In this type of logs we usually refer to any kind of business-related output your product produces for your customer’s administrators or end-users. Usually, the characteristics of this log type depend on the type of product you’re managing.

Some examples:

A Cloud Security Permission and Identity Management product might have events like:

  • Excessive permission detected for user John Doe
  • John Doe has tried to act outside of his permission scope
  • 10 redundant roles have been detected in your environment

An HR management product might have events like:

  • Employee Jane Doe has 5 tremendous annual reviews in a row
  • Jane Doe is showing signs of churn

All of these are business-value events that your customers would love to know and be alerted about, since this is usually the core value they’re paying for.

  1. Scale — Depends on the product. You only log insights which are interesting for your users from a business perspective
  2. Retention — High. Usually, you will keep these logs for a long time so you can access them if your customers need them. You might offer to extract those logs as files (Excel, CSV, PDFs, etc) or even to SIEM solutions such as Splunk, LogRhythm, QRadar, etc.
  3. Personas & Use Cases — Administrators and End-Users for business purposes. As mentioned in the examples above, this is the reason they pay for your product.
  4. Privacy and Sensitivity — High (depending on the product). Business-wise, this data is usually multi-tenant based. Hence, any kind of leakage can expose the organization to the type of data enrichment you handle. In cases of cybersecurity or cloud solutions, for example, this could be very sensitive.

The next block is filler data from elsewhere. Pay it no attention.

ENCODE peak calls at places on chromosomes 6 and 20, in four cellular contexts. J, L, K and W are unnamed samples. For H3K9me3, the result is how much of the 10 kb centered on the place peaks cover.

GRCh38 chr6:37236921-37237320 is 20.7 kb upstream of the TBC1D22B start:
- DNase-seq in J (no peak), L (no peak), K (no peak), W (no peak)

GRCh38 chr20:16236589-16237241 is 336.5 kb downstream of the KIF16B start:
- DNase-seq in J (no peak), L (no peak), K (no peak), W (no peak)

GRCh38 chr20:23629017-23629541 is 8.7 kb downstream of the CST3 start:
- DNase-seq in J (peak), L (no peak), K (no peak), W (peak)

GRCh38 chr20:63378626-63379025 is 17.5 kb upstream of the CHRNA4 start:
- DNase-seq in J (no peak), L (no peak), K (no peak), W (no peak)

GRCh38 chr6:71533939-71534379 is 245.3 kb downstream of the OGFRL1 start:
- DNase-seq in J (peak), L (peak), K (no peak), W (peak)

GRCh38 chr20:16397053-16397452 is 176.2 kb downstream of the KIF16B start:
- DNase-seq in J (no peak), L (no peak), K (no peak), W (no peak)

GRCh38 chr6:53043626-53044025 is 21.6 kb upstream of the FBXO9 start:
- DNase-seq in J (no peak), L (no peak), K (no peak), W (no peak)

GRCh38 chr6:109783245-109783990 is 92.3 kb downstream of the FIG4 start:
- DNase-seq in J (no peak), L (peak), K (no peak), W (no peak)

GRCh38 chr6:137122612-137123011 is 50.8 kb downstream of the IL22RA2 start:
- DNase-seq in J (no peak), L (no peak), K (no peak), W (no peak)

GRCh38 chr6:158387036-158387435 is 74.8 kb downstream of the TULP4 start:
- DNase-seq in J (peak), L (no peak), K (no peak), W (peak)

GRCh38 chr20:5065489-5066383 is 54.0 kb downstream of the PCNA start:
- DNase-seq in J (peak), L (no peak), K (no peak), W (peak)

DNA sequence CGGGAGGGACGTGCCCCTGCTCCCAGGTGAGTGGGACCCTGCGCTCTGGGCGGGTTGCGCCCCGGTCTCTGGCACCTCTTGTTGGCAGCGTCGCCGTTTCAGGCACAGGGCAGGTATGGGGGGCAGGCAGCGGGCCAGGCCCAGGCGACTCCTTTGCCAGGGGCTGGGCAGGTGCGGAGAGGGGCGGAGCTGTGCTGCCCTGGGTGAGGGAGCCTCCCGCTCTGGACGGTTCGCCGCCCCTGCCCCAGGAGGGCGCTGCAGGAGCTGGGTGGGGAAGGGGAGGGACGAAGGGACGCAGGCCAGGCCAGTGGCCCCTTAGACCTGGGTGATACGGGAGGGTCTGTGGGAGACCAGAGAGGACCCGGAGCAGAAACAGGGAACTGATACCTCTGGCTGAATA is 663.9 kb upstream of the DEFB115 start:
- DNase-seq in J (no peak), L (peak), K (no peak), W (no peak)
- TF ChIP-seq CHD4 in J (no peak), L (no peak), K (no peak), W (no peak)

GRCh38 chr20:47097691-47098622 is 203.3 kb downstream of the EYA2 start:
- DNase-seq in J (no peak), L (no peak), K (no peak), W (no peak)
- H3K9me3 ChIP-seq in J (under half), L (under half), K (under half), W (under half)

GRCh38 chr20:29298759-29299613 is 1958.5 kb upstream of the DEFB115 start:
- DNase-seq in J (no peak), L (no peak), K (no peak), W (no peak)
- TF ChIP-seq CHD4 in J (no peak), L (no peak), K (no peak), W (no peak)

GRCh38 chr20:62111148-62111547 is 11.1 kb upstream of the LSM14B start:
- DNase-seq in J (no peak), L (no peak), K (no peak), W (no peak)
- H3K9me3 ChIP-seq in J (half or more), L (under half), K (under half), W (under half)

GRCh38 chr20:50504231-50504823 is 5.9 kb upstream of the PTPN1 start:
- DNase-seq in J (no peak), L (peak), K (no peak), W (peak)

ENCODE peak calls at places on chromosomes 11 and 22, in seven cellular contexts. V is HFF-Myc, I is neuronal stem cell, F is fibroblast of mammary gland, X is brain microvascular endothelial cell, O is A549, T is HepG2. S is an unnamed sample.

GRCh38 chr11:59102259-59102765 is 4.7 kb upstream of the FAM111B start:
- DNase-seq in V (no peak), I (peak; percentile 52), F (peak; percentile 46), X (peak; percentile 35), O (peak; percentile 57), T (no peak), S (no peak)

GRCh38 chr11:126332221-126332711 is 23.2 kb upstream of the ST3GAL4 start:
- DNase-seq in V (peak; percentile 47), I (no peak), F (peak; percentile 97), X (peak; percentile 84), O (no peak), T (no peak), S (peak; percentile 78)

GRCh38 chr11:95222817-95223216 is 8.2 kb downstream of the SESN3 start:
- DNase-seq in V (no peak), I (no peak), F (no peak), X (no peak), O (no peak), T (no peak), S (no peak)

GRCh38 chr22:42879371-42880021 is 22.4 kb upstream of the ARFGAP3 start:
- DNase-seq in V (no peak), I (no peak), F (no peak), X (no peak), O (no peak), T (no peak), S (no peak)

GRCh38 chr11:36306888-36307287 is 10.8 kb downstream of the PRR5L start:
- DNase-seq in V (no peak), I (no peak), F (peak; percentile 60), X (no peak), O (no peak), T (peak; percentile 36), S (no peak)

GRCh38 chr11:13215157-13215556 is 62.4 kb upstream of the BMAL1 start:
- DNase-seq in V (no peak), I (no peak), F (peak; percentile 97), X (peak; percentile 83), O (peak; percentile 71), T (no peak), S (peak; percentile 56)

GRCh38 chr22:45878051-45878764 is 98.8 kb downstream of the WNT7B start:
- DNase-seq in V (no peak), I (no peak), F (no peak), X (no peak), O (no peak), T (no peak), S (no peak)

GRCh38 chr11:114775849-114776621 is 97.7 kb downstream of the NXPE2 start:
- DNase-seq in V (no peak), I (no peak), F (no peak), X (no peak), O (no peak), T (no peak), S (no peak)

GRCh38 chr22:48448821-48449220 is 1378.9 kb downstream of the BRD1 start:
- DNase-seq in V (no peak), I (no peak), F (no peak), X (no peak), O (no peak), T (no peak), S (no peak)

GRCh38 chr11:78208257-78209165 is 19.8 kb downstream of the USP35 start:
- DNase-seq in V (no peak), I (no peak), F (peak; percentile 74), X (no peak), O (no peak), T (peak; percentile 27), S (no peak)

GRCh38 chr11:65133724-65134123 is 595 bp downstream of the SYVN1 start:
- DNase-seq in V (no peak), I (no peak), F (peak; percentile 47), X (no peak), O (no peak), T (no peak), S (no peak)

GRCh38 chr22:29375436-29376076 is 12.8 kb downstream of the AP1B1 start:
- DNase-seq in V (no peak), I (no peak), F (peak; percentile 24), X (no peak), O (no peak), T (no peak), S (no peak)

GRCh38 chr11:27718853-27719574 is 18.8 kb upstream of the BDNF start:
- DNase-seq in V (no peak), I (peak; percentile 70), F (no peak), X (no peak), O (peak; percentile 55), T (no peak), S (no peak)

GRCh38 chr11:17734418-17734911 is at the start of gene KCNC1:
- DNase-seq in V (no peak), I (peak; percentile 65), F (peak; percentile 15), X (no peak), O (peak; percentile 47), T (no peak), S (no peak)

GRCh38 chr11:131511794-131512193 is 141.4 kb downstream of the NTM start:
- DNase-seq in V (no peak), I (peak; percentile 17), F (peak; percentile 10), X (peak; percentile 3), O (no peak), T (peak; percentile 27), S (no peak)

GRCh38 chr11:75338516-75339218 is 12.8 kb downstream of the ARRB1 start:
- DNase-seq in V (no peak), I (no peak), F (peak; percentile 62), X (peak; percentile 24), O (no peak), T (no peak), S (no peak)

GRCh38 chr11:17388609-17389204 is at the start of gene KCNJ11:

5. Compliance
    a. From the SOC2 aspect, (and similar) PII should be handled carefully and your customers should have control over who gets to see what. RBAC and ABAC concepts, as well as granular permissions and policies, should be used to make sure that only authorized personas can access the different types of data.
    b. From the GDPR aspect, almost all seven core principles should apply, including “Data Minimization”, “Accuracy”, and others.

Type 3: Audit Logs

As described in my previous blog post, you would usually log everything that might be interesting to your customer’s administrators in terms of traceability of system actions and administrative manners in your product.

Classification Examples

User John has deleted a permission for user Jane 

  • Developer Log—Yep.  Since you should log (almost) everything as a developer log, this would definitely go as a developer log. Severity would usually be “Info”.